Unified theory of cognition -- Psychological laws -- Foundations of person cognition -- Functional theory of attitudes -- Attitude integration theories -- Comparisons of attitude theories -- Moral algebra -- Group dynamics -- Cognitive theory of judgment-decision -- General theory -- Experimental methods -- Unified science of psychology.
Applied a theory of information integration to decision making with probabilistic events. 10 undergraduates judged the subjective worth of duplex bets that included independent gain and lose components. The worth of each component was assumed to be the product of a subjective weight that reflected the probability of winning or losing, and the subjective worth of the money to be won or lost. The total worth of the bet was the sum of the worths of the 2 components. Thus, each (...) judgment required multiplying and adding operations. The multiplying model worked quite well in 4 experimental conditions. The adding model showed more serious discrepancies, though these were small in magnitude. The theory of functional measurement was applied to scale the subjective values of the probability and money stimuli. Subjective and objective values were nonlinearly related both for probability and for money. (shrink)
A functional theory of memory has already been developed as part of a general functional theory of cognition. The traditional conception of memory as “reproductive” touches on only a minor function. The primary function of memory is in constructing values for goal-directedness of everyday thought and action. This functional approach to memory rests on a solid empirical foundation.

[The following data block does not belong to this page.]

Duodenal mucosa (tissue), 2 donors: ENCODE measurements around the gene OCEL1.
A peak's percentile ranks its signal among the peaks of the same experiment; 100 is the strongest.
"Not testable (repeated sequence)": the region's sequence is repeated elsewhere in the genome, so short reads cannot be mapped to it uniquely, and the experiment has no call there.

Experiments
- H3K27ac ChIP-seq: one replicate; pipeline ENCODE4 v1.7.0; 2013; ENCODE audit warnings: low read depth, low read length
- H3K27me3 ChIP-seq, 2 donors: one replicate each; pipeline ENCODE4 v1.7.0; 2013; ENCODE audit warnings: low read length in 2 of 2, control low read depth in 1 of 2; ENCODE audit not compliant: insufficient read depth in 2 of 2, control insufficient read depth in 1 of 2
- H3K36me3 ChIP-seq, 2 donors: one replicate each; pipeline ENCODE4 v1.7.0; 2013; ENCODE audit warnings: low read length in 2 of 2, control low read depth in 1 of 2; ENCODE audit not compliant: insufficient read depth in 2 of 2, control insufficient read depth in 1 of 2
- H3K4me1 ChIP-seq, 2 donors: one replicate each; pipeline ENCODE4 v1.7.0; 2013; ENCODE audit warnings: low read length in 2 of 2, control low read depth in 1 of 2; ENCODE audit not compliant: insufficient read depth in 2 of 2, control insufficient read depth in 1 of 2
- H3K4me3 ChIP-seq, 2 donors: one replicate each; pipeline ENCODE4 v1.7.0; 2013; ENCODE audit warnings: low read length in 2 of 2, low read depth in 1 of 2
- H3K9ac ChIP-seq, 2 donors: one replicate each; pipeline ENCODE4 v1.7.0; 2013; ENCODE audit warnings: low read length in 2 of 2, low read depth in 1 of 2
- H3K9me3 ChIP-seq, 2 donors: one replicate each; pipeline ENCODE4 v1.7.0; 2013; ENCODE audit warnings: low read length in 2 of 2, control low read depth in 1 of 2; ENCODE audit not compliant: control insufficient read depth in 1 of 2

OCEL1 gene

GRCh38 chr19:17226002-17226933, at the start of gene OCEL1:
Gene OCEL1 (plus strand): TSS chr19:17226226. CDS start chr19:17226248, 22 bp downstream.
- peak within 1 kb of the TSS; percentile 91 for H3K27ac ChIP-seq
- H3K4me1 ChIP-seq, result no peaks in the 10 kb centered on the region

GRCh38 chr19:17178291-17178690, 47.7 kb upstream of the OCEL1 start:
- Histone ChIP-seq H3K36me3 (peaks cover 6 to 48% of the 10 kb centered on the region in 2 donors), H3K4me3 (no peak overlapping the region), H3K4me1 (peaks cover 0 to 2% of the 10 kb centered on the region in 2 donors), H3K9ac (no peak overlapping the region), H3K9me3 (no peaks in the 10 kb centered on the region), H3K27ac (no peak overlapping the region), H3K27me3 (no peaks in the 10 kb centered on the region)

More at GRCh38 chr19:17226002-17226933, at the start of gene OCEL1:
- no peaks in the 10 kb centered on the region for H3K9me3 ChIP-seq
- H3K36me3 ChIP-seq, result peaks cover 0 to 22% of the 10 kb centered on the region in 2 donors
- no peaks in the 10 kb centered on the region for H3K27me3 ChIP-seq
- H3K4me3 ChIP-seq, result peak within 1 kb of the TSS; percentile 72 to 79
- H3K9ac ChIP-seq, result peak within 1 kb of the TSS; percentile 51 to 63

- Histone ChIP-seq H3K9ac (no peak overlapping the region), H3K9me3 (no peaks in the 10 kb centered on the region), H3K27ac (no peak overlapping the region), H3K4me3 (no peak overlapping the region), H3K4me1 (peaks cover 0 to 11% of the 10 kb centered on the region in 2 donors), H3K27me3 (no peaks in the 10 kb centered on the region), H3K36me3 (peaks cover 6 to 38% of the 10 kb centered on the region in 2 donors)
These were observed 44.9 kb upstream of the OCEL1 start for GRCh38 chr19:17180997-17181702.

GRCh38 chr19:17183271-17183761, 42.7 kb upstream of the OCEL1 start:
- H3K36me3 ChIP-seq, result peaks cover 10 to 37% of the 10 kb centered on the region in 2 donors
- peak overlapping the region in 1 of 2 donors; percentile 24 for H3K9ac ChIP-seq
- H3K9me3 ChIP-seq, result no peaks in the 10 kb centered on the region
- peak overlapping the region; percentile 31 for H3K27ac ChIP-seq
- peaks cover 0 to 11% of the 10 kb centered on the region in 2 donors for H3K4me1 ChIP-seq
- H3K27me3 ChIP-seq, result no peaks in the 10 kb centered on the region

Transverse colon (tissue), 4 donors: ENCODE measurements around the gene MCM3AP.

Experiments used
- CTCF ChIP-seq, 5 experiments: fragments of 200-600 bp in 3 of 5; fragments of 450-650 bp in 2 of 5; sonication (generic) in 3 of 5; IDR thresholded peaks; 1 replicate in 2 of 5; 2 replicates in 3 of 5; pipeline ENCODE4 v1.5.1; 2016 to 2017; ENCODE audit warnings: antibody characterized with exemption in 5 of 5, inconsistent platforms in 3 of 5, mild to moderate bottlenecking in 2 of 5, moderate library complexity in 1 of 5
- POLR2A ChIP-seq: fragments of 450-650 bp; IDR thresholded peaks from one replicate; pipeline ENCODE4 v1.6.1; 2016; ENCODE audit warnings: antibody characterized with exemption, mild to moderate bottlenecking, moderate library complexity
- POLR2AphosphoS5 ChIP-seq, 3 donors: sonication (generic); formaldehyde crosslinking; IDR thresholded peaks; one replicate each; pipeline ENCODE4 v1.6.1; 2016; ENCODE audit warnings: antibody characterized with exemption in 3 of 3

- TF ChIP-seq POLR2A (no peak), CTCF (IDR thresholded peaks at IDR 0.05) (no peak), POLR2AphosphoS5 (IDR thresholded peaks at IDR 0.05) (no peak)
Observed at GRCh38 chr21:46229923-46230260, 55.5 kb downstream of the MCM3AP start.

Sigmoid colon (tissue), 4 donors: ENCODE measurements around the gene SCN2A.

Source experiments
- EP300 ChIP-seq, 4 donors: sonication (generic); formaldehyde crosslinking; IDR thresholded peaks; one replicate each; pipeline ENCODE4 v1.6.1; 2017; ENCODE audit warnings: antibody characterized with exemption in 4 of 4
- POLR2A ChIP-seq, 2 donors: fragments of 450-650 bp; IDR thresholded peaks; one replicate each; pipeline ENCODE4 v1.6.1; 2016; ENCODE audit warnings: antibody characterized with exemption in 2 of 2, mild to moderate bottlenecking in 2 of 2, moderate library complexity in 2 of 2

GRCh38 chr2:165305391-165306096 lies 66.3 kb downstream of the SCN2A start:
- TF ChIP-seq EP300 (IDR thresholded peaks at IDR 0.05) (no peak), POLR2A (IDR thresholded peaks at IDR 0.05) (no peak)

Bullot & Reber (B&R) put forth a design stance to fuse psychological and art historical accounts of visual thinking into a single theory. We argue that this aspect of their proposal needs further fine-tuning. Issues of transgression and coherence are necessary to provide stability to the design stance. We advocate looking to Art Education for such fundamentals of picture understanding.
My suggestion that the H.A. was written during the reign of the Emperor Julian and in his interest has had, on the whole, ‘a bad press.’ Reviewers who have not thought it necessary to support with argument their doubts or their rejection of the theory are in a strong position: they remain practically unassailable. ‘The theory seems on a priori grounds improbable:’ a historical student can only reply that so is human nature—distressingly improbable, as he knows to his cost. ‘After (...) reading this book one puts it down “met een zekere onvoldaanheid:”’ what can an author do save express his regret for having caused Dr. Van de Weerd this discomfort? But two stalwart defenders of the conservative position—De Sanctis and Lécrivain’—have sustained with detailed argument their unqualified rejection of my theory; in their cases it is possible to attempt a rejoinder. (shrink)
The function of memory is to allow past experience to subserve present goal-oriented thought and action. The defining characteristic of goal-oriented approach/avoidance is value. Value lies beyond the reproductive conception of memory that is basic to both metaphors discussed in Koriat & Goldsmith's target article. Functional memory requires a quite different metaphor, for which a grounded theory is available.
Even after the masterly studies of Leo Sternbach following on the paper by Hilberg1 there are still some small points to be noted on the historical poems of George of Pisidia. In what follows I have, of course, presupposed a knowledge of Sternbach's work which has happily rendered superfluous the new text which he was to have edited for Methuen's Series of Byzantine Texts.